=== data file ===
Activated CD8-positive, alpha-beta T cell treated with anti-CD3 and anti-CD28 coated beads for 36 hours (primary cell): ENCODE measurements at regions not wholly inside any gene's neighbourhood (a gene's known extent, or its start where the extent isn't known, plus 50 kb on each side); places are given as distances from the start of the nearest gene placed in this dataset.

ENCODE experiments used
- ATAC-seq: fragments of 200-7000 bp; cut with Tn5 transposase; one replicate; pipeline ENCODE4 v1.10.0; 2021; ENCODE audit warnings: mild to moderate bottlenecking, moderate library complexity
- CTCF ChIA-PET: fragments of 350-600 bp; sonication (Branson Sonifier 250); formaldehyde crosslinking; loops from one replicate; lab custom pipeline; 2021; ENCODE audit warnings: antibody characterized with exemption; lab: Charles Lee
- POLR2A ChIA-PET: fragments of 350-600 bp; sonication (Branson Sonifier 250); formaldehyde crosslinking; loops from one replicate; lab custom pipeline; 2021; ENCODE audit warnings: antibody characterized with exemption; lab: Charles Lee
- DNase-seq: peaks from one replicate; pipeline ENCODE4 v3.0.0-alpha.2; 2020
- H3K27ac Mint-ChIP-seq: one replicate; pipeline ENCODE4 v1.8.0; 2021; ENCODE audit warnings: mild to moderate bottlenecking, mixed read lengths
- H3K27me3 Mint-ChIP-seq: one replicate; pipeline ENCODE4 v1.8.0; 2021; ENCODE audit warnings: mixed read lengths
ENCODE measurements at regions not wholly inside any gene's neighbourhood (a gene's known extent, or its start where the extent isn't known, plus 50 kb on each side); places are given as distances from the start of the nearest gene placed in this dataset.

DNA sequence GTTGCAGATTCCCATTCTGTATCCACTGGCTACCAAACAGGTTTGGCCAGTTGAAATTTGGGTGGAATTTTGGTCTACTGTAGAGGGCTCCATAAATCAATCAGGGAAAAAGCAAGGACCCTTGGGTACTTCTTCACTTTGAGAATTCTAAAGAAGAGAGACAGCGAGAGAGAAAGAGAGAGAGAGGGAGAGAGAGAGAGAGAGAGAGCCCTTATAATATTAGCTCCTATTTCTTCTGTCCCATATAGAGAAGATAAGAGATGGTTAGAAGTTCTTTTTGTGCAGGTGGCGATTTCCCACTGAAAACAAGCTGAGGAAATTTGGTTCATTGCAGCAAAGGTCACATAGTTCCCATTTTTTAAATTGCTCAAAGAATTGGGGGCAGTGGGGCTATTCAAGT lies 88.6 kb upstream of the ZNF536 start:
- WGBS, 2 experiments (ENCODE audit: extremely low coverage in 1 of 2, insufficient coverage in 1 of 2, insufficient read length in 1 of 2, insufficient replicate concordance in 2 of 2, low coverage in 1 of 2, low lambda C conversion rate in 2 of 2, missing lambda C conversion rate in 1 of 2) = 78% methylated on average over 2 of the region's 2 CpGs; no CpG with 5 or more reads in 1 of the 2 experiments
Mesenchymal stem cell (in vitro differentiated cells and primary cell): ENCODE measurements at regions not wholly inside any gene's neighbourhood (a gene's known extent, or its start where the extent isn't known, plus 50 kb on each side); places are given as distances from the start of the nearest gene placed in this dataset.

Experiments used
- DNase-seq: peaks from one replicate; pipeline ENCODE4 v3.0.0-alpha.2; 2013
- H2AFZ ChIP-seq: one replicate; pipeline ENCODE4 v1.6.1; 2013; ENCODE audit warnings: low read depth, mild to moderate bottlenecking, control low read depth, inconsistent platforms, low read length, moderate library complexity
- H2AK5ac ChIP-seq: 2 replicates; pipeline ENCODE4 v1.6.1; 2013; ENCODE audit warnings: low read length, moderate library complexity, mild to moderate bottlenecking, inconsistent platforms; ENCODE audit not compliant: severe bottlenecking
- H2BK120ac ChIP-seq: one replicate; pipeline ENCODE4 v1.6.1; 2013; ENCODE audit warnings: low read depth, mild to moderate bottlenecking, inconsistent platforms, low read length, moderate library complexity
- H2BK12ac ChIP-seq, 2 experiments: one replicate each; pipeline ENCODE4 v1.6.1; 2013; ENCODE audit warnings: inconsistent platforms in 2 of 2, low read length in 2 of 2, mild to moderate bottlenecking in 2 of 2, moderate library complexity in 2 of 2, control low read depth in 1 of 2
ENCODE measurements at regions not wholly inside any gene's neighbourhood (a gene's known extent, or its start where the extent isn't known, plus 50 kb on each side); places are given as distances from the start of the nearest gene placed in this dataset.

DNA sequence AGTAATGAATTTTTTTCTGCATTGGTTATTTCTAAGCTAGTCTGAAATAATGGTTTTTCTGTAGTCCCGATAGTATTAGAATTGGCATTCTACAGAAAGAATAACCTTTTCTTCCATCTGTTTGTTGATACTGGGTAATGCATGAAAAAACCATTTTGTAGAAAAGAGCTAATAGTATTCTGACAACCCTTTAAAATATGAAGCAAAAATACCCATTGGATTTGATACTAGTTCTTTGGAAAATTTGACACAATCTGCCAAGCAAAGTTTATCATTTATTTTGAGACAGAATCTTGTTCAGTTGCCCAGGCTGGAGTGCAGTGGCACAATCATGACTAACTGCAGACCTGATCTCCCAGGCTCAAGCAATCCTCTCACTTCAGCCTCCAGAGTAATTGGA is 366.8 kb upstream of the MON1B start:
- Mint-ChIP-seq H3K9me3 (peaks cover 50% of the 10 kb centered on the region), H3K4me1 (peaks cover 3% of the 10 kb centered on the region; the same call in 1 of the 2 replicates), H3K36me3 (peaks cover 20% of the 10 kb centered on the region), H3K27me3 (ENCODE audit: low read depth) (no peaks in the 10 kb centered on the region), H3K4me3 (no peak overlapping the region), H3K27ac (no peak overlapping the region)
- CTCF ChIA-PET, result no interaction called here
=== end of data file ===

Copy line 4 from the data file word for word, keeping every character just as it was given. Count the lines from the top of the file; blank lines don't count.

- CTCF ChIA-PET: fragments of 350-600 bp; sonication (Branson Sonifier 250); formaldehyde crosslinking; loops from one replicate; lab custom pipeline; 2021; ENCODE audit warnings: antibody characterized with exemption; lab: Charles Lee